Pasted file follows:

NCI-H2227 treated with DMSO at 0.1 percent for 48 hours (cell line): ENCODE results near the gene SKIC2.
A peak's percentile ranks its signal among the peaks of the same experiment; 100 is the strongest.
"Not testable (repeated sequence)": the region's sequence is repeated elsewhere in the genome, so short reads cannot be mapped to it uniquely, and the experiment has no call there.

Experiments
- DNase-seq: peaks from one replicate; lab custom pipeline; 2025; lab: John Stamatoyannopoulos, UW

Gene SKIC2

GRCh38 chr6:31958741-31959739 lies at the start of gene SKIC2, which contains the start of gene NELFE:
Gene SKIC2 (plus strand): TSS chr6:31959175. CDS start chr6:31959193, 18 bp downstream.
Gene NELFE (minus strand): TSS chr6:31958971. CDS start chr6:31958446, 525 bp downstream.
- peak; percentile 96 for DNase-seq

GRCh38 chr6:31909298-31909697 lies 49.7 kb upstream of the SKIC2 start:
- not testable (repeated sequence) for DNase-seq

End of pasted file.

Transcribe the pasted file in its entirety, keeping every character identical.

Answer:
NCI-H2227 treated with DMSO at 0.1 percent for 48 hours (cell line): ENCODE results near the gene SKIC2.
A peak's percentile ranks its signal among the peaks of the same experiment; 100 is the strongest.
"Not testable (repeated sequence)": the region's sequence is repeated elsewhere in the genome, so short reads cannot be mapped to it uniquely, and the experiment has no call there.

Experiments
- DNase-seq: peaks from one replicate; lab custom pipeline; 2025; lab: John Stamatoyannopoulos, UW

Gene SKIC2

GRCh38 chr6:31958741-31959739 lies at the start of gene SKIC2, which contains the start of gene NELFE:
Gene SKIC2 (plus strand): TSS chr6:31959175. CDS start chr6:31959193, 18 bp downstream.
Gene NELFE (minus strand): TSS chr6:31958971. CDS start chr6:31958446, 525 bp downstream.
- peak; percentile 96 for DNase-seq

GRCh38 chr6:31909298-31909697 lies 49.7 kb upstream of the SKIC2 start:
- not testable (repeated sequence) for DNase-seq